In addition to the seasoning requirements, applicants must also meet all other credit requirements such as FICO score, down payment, and debt/income ratios.  Credit is also scrutinized a bit more after a bankruptcy - a 30 day late is much more of a red flag to an underwriter after a BK, so it's important to keep your credit report as squeaky clean as possible after one of these events.

       Dates for the seasoning are generally based on the end of the event to the new purchase application date - for example, the clock starts when a bankruptcy is discharged, not when it's filed, and runs to the mortgage application date, not the settlement date on a new home.

       More questions about life after foreclosure, bankruptcy, or a short sale? 
    Ask an Expert!


      Conventional FHA
    Bankruptcy 4 years 2 years


    7 years 3 years
    Short Sale

    4 years (potential exception for less

    if sold agency-direct)

    3 years (potential exception for less)

  • Best pizza in Newark, DE

    Posted Under: General Area in Newark, Shopping & Local Amenities in Newark, In My Neighborhood in Newark  |  April 30, 2013 10:29 AM  |  525 views  |  No comments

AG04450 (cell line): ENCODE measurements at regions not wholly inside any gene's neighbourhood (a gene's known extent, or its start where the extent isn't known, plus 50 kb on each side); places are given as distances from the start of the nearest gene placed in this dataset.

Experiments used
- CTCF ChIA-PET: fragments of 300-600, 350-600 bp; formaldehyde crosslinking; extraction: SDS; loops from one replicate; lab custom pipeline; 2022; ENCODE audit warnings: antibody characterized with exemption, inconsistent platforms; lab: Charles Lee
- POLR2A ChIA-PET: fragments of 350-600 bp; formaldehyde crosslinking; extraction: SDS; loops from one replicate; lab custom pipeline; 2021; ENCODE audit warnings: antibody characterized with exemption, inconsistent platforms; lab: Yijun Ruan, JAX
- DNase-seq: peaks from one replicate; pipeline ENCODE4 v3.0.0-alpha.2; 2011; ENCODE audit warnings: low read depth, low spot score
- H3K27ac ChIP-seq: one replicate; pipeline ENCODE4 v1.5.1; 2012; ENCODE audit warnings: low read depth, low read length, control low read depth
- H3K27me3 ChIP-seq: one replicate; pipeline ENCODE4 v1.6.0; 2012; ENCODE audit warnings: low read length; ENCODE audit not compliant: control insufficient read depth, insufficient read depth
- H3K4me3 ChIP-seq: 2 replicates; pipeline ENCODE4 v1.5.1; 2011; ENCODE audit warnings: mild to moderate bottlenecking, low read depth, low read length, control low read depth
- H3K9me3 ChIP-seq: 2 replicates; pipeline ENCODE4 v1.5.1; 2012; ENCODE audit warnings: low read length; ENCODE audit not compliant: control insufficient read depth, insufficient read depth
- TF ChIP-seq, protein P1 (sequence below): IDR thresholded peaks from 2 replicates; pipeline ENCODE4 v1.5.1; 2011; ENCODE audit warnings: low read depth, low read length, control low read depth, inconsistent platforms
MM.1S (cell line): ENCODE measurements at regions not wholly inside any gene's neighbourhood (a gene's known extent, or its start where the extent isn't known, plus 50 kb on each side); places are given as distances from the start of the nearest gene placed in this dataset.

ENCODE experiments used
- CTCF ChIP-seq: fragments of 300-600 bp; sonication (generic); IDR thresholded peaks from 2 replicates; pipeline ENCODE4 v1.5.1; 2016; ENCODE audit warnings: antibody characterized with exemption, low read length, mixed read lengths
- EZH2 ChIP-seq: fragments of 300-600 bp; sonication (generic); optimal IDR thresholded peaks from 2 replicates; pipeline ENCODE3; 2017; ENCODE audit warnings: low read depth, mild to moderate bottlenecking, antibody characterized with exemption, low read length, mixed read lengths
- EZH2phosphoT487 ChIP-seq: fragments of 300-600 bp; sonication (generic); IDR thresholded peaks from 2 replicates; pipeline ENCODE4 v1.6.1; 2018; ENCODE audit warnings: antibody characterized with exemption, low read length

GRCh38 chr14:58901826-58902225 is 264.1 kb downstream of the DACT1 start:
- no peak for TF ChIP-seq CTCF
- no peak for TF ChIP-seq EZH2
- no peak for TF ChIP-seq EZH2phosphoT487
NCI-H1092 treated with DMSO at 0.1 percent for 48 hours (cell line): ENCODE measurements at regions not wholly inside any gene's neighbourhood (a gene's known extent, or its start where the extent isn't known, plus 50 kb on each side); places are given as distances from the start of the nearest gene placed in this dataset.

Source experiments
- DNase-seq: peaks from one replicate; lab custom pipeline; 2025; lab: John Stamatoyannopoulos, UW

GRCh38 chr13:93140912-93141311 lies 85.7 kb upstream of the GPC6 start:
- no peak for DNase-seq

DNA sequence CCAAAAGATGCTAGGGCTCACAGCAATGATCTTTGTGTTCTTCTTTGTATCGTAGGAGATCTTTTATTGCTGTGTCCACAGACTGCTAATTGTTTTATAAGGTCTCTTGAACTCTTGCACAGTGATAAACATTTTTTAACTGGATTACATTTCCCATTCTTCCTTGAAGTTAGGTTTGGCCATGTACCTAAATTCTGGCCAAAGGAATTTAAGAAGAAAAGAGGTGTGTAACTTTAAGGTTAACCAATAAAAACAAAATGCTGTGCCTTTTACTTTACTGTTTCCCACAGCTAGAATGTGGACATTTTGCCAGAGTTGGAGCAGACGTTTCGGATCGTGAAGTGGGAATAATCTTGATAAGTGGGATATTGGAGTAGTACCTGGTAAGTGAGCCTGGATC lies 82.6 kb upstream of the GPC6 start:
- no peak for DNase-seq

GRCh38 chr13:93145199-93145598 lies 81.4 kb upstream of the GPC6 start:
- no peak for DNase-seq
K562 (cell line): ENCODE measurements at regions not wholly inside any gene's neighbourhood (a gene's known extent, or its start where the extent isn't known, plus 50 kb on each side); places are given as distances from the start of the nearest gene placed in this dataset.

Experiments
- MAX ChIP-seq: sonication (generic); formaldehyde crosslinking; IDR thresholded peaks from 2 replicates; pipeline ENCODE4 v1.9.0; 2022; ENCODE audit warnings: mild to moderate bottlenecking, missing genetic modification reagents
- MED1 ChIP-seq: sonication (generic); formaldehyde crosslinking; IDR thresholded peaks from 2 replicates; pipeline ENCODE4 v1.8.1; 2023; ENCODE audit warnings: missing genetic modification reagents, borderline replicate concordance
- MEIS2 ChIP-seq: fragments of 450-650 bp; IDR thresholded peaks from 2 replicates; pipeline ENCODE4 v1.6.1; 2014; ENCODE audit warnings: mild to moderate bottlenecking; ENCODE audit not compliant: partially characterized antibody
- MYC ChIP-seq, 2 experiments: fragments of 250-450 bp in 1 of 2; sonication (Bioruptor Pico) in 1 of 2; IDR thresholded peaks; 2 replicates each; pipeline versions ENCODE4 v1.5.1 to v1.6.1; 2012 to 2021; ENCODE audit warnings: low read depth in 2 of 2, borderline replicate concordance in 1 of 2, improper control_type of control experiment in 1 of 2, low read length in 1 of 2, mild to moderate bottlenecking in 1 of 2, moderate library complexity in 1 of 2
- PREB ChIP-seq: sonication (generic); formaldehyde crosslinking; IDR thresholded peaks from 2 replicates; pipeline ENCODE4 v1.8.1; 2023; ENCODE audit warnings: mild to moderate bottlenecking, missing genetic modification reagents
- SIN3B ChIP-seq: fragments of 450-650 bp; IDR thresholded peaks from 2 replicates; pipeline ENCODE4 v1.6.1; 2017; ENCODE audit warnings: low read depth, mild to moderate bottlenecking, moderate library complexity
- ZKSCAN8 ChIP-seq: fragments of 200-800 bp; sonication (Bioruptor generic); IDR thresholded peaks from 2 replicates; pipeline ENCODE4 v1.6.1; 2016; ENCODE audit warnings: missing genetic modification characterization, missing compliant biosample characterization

The best pizza in Newark, DE - who's got it?

    When I was moving to Delaware a few years back, this was one fo the most important things for me to discover.  A good pizza is my weakness, and going out with a craving and getting into a subpar pie is right up there with lifes great disappointments, so I had to discover for myself, what was the best pizza in Newark, DE?


         Cacciatoris is the perfect pizza for those looking for a classic pie - New York style (the family that runs the store has origins in NY), large slices, thin, delicious doughy crust, and amazing sauce with just the perfect amount of greasy, cheesy deliciousness.  Cacciatoris is the best overall pizza I've had, and it never gets old at Cacciatoris because of their variety.